(Mladen Antonov/AFP via Getty Images)

More Surveillance: Secret DEA Database and Tor Malware Revealed

Secret sourcing and ID-exposing programs outed.

(Mladen Antonov/AFP via Getty Images)

A privacy activist encourages the NSA to "stop spying" during a protest in downtown Washington, D.C., July 04, 2013.

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In another enlightening day for American who fear government surveillance, news reports revealed that the Drug Enforcement Administration has been secretly operating a database to initiate criminal probes and that a major government contractor may be cataloging the identities of people who use a service meant to keep their Internet activities secret.

The DEA database, known as DICE, is operated by its Special Operations Division and contains one billion phone and Internet records, Reuters reported Monday.

Senior DEA officials anonymously confirmed the program to the wire service and said that all records are obtained legally through subpoenas, informants, foreign governments, legally conducted wiretaps, government agencies and other sources.

Unlike the National Security Agency program that collects the phone records of all Americans, this database reportedly does not require a warrant to query, but records passed along by other agencies must involve a non-U.S. citizens.

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The DEA officials told Reuters that records are deleted after one year.

What makes the DEA database surprising is the lengths the government reportedly goes to in its effort to conceal the investigative tool. If alleged drug dealers wouldn't accept a plea, charges were sometimes dropped to prevent the program's disclosure at trial, agents told the news service.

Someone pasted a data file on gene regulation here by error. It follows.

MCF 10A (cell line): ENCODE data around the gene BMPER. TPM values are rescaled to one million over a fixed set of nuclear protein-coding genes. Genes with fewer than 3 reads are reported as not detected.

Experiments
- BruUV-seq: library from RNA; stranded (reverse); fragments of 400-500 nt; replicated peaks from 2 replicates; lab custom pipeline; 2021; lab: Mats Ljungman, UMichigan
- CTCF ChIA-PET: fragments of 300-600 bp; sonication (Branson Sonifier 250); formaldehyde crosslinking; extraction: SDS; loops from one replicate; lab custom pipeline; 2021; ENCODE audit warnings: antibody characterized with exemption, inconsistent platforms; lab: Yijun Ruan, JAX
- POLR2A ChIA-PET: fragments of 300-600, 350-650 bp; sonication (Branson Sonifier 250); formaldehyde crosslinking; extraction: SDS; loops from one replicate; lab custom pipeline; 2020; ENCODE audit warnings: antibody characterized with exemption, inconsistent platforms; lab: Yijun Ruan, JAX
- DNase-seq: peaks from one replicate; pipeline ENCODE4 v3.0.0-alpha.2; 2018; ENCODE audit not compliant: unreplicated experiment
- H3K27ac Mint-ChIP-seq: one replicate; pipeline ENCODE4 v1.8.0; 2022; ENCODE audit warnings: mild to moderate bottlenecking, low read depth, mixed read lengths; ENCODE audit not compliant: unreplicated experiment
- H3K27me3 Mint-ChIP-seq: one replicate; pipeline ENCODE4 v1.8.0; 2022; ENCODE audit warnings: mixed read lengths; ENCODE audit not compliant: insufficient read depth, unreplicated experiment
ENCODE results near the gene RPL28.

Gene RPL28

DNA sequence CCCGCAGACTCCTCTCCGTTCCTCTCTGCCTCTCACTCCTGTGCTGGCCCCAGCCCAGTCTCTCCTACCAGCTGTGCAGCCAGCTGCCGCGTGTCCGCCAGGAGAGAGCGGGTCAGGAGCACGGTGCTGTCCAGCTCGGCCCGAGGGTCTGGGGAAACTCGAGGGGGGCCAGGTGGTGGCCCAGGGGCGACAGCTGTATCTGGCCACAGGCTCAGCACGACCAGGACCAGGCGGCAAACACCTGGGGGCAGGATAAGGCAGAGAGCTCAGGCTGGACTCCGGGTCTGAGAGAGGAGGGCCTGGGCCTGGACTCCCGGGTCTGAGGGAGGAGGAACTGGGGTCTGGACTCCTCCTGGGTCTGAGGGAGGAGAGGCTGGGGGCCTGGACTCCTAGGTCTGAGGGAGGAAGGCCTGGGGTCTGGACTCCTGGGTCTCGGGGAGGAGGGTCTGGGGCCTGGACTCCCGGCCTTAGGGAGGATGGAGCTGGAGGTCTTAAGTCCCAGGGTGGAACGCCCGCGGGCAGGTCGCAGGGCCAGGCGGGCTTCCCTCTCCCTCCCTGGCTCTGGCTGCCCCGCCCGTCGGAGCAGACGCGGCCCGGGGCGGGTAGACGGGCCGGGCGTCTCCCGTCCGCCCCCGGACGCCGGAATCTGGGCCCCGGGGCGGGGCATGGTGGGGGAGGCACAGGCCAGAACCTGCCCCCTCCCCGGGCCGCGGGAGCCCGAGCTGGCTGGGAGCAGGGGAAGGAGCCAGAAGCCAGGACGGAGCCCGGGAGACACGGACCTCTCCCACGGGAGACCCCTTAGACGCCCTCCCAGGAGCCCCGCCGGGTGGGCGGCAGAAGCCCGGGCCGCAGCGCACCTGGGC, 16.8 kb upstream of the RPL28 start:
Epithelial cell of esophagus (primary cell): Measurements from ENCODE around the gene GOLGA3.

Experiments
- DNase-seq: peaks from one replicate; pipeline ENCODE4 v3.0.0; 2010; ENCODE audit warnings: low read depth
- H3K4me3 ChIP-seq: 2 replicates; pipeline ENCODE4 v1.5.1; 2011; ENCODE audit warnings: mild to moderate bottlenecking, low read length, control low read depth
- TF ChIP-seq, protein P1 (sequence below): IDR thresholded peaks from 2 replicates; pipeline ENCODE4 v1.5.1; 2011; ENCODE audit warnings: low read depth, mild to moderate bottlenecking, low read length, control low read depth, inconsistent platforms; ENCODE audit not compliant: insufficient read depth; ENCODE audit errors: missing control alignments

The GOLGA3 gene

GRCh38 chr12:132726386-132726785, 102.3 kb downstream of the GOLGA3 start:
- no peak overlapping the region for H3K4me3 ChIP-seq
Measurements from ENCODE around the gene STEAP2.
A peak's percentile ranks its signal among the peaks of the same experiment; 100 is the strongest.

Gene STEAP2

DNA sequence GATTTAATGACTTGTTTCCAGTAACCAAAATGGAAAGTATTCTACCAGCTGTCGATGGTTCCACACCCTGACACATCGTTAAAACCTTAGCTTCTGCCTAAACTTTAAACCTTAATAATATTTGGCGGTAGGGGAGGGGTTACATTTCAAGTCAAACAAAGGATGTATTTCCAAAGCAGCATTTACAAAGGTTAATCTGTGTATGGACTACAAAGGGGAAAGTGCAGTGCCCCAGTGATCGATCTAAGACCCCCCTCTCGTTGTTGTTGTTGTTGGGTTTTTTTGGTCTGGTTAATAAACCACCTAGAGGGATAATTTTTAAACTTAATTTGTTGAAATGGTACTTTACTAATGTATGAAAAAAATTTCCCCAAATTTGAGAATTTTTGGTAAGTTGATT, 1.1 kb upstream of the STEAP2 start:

The database's role as an investigative tool is concealed by "parallel construction" - and subsequent non-disclosure at trial - of investigations that agents are pursuing.

Defense attorneys expressed outrage about the practice of reverse-engineering cases without disclosing the impetus for investigations and Harvard Law School Professor Nancy Gertner told the news agency, "I have never heard of anything like this at all."

The DEA disclosure comes as users of the Internet anonymity service Tor reel from the massive lapse in security on the service that is popularly considered an impregnable privacy-protector.

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Wired reports that on Sunday morning malware popped up on several websites hosted by the company Freedom Hosting, whose founder Eric Eoin Marques was arrested in Ireland last week for allegedly facilitating the distribution of child pornography.

The malware reportedly sends Tor users' actual identifying information to a Virginia IP address that belongs to Science Applications International Corporation. SAIC offered no comment to Wired and did not respond to a U.S. News request for comment.

The technology news publication reported that the malware appears to be "the first sample captured in the wild" of an FBI program known as CIPAV, which Wired reported on in 2007.

Mozilla, whose Firefox browser was affected by the malware, said in a Monday blog post that the vulnerability was specific to Firefox 17 users, and that it can be avoided with the current Firefox 22 browser.

The Guardian reported July 31 that the NSA's previously undisclosed XKeyscore program conveniently compiles Internet user data for warrantless searches. The report was the latest in a series of disclosures on government surveillance made possible by former Booz Allen Hamilton contractor Edward Snowden.

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